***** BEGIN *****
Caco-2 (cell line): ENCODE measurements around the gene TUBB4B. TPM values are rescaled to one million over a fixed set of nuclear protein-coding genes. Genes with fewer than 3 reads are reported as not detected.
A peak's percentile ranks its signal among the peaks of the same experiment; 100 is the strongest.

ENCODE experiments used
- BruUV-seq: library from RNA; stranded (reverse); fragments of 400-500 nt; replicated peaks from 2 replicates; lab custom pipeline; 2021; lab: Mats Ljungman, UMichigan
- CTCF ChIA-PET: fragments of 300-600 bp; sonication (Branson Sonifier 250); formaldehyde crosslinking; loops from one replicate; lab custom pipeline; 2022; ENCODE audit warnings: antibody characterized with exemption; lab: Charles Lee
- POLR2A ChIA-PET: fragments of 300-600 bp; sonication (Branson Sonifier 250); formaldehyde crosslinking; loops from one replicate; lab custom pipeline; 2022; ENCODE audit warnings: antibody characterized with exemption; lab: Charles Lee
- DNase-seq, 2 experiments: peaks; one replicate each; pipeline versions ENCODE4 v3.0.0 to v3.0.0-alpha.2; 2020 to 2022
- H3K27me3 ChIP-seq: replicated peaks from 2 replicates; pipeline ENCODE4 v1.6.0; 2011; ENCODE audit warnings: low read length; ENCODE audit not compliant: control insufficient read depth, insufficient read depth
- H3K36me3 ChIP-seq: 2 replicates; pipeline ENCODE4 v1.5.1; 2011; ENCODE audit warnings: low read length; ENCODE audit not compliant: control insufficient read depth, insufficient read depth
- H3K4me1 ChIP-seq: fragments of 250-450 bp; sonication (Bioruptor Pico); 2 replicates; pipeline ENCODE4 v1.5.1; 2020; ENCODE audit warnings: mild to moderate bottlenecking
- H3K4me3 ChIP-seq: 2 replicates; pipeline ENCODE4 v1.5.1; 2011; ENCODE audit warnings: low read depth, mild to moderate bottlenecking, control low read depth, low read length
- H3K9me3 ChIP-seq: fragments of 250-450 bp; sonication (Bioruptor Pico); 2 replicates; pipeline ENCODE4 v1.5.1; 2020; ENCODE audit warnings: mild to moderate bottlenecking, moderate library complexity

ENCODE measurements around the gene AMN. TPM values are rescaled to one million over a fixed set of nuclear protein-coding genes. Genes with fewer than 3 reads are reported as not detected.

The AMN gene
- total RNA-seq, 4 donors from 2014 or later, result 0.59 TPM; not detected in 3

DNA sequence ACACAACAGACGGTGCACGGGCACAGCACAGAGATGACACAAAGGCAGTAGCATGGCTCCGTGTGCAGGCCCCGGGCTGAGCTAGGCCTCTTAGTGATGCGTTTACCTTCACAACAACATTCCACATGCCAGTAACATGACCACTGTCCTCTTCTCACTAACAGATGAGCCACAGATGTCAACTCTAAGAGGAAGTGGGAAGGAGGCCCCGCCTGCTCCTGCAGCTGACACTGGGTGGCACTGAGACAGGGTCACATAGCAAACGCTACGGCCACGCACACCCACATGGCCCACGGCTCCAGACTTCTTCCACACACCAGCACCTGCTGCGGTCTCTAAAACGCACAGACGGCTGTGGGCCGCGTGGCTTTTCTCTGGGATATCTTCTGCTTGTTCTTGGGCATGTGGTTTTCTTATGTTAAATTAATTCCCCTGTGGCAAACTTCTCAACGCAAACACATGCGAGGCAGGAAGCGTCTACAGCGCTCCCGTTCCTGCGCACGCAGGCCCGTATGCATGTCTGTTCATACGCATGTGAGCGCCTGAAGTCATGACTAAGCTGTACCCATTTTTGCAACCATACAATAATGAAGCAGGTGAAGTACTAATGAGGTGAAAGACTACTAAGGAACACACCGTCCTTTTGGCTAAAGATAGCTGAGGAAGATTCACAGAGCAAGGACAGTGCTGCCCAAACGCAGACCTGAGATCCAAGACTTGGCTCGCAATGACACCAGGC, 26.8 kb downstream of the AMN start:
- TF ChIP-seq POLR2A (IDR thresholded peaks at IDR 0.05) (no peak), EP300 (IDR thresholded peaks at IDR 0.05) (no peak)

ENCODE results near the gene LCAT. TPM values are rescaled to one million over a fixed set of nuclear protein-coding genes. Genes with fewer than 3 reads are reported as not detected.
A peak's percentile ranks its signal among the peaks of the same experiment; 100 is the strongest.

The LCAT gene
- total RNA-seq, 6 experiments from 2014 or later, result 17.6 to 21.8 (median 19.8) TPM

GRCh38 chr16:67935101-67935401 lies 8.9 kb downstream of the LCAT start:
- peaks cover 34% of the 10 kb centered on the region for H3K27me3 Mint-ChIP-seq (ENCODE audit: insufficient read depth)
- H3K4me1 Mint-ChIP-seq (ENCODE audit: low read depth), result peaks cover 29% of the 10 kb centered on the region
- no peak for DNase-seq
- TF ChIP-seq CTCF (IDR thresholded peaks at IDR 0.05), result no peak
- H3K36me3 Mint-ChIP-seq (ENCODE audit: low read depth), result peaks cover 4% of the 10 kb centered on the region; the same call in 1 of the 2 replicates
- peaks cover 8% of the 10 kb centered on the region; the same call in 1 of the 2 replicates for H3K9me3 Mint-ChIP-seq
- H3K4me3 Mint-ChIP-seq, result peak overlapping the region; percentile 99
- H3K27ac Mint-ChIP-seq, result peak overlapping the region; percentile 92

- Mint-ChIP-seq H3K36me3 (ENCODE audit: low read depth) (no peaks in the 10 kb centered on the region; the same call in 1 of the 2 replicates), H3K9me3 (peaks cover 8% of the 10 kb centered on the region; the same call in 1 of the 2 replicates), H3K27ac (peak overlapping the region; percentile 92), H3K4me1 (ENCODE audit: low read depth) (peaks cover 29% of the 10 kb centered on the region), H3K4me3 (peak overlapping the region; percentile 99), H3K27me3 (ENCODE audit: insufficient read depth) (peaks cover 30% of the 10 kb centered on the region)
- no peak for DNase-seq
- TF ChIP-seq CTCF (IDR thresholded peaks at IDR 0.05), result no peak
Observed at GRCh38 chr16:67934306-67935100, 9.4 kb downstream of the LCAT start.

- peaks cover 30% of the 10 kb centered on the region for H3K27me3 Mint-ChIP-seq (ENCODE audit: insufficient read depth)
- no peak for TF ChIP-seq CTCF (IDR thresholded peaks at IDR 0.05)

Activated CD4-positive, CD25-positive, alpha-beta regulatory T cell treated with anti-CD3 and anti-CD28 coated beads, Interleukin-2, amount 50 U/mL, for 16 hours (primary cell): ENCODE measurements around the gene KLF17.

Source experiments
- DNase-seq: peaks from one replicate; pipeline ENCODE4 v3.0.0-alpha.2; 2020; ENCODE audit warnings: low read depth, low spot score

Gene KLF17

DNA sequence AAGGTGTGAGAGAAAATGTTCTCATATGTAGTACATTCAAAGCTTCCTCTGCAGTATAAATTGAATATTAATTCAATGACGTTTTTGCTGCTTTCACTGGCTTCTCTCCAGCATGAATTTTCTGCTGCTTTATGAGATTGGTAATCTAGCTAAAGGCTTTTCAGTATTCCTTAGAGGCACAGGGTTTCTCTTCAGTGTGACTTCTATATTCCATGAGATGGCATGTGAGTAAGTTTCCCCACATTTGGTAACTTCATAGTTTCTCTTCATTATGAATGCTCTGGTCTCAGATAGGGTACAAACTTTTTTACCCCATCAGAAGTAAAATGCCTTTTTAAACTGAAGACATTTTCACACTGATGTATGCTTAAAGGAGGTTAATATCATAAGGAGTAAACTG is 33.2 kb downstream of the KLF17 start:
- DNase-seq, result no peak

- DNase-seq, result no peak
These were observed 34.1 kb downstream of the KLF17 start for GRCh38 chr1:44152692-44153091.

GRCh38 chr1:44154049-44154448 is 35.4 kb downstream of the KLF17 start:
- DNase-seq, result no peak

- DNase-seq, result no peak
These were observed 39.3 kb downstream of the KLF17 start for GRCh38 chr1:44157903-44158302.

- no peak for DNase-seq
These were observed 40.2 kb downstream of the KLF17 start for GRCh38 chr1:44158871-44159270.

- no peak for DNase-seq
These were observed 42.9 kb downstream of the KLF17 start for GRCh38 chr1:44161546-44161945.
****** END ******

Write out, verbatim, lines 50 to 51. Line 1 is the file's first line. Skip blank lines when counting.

These were observed 40.2 kb downstream of the KLF17 start for GRCh38 chr1:44158871-44159270.

- no peak for DNase-seq